By Maria Dubovikova
Russia has no allies. President Vladimir Putin acknowledged that his country’s size frightens its neighbors, and repeated the famous saying of Emperor Alexander III that Russia has only two allies: its army and navy.
The current international crisis started with the Ukrainian conflict, which has claimed more than 5,000 lives. It has torn off the masks of many international players, which have openly revealed their true intentions and thus pushed the international community to a broad confrontation.
Having no enemies or allies makes Russian manoeuvres difficult to calculate
NATO manoeuvres, deployment of U.S. anti-missile defense systems in Europe, and rhetoric against Russia disturbs Moscow, and indicate that they pose a threat to its national interests. Putin has accused the United States of the desire to have vassals rather than allies. Washington has become used to imposing its will on other countries via visits or telephone calls from high-level U.S. officials who believe in American exceptionalism.
Russia considers itself a great power with the right to have its own foreign policy, to protect its national interests, and to abide by international law rather than dubious rules imposed by a player with little credibility pretending to be a world arbiter.
Russia demands respect for its national interests and asks for fair cooperation. Russia has good and stable relations with Brazil, India and China, and considers those relations as models for prosperous coexistence and cooperation.
Despite great problems in Russian-Western relations, Putin said his country does not view any other as an enemy, and urged the international community not to view Russia as a foe. He considers the real enemies to be international terrorism and organized crime.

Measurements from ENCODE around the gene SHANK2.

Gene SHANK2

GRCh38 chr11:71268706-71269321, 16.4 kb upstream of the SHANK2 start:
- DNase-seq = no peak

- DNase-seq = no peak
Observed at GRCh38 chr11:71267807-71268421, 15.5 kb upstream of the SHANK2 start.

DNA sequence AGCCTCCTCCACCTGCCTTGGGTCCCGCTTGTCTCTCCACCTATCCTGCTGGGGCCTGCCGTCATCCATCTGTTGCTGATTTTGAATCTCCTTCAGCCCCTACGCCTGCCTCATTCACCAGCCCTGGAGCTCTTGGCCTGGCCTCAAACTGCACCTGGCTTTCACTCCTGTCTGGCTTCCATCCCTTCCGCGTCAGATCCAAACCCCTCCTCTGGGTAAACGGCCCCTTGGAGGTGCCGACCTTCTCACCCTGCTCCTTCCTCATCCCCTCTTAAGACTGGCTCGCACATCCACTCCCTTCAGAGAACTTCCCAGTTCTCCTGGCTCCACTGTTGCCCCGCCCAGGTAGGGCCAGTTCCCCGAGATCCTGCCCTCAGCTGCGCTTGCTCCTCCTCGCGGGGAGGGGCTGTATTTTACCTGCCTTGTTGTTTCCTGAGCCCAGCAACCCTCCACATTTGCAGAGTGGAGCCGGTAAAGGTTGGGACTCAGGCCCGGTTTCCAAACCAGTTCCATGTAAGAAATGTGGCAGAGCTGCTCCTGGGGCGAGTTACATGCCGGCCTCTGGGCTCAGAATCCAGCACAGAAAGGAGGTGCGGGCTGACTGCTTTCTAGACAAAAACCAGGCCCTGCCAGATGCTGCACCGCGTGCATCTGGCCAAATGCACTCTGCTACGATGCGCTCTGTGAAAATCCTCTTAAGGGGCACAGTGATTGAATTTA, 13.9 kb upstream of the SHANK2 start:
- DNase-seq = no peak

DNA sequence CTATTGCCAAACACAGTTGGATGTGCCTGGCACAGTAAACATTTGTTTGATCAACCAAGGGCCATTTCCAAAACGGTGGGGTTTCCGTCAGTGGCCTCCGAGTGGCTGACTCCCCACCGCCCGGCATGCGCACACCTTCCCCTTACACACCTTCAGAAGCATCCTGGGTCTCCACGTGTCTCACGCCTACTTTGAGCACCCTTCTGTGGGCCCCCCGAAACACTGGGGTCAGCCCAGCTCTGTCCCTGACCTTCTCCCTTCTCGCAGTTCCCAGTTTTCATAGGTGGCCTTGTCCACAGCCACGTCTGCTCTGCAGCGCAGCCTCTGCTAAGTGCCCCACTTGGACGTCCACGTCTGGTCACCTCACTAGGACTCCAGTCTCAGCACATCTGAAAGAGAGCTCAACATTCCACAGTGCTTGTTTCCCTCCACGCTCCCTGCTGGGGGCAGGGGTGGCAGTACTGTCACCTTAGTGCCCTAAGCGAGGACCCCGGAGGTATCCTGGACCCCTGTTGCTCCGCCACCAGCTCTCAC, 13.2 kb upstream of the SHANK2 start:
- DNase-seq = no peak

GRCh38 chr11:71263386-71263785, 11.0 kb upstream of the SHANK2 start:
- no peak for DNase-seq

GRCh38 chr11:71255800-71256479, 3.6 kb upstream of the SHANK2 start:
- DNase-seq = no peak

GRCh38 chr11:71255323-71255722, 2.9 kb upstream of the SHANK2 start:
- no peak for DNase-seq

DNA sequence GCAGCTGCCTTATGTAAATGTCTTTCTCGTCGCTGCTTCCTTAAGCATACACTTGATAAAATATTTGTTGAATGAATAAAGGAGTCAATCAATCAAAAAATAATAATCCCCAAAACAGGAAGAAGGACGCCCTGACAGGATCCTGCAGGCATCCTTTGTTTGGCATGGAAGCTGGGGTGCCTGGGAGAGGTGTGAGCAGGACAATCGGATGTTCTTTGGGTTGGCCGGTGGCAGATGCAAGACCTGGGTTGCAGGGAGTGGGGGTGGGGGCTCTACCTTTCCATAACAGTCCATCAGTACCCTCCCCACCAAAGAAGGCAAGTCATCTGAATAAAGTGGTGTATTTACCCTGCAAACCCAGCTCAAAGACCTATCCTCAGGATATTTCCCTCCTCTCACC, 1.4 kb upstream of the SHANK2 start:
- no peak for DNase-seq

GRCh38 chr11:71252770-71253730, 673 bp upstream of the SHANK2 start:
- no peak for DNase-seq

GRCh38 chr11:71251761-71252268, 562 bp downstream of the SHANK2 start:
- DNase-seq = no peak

Russia feels strong and fears nothing. Putin says the worst period for the country’s economy is over, and predicts a speedy recovery assuming that it will adapt fast to new realities. Russia will not yield to external pressure or sanctions. Putin cited Iran, which has survived long-term sanctions and has not yielded to external pressure. According to him, Russia will survive the current crisis with little damage because it is stronger.
Far from good
In reality, however, the economic situation is far from good, with 45 percent of Russians cutting expenditure on essential commodities. Since the West is not eager to reach a detente, the crisis could become deeper and less predictable.
The message of Russian peaceful intentions is not convincing the Baltic states – which have historically considered Moscow a threat – and have been contradicted by hawkish and politically incorrect declarations from some high-level Russian politicians. However, in general Russia has no interest in confrontation or aggravating international or bilateral relations. Its prosperity depends on fruitful cooperation and global economic stability.
Having no enemies or allies makes Russian manoeuvres difficult to calculate. Though Moscow does not see its counterparts as enemies, it does see direct threats to its national interests in their actions. And despite not having allies, Russia enjoys good cooperation with several global players. Thus Putin’s message is reminiscent of lyrics from a famous Soviet song: “We are a peaceful people, but our armored train stands at the ready.”
Maria Dubovikova is a President of IMESClub and CEO of MEPFoundation. Alumni of MGIMO (Moscow State Institute of International Relations [University] of Ministry of Foreign Affairs of Russia), now she is a PhD Candidate there. Her research fields are in Russian foreign policy in the Middle East, Euro-Arab dialogue, policy in France and the U.S. towards the Mediterranean, France-Russia bilateral relations, humanitarian cooperation and open diplomacy.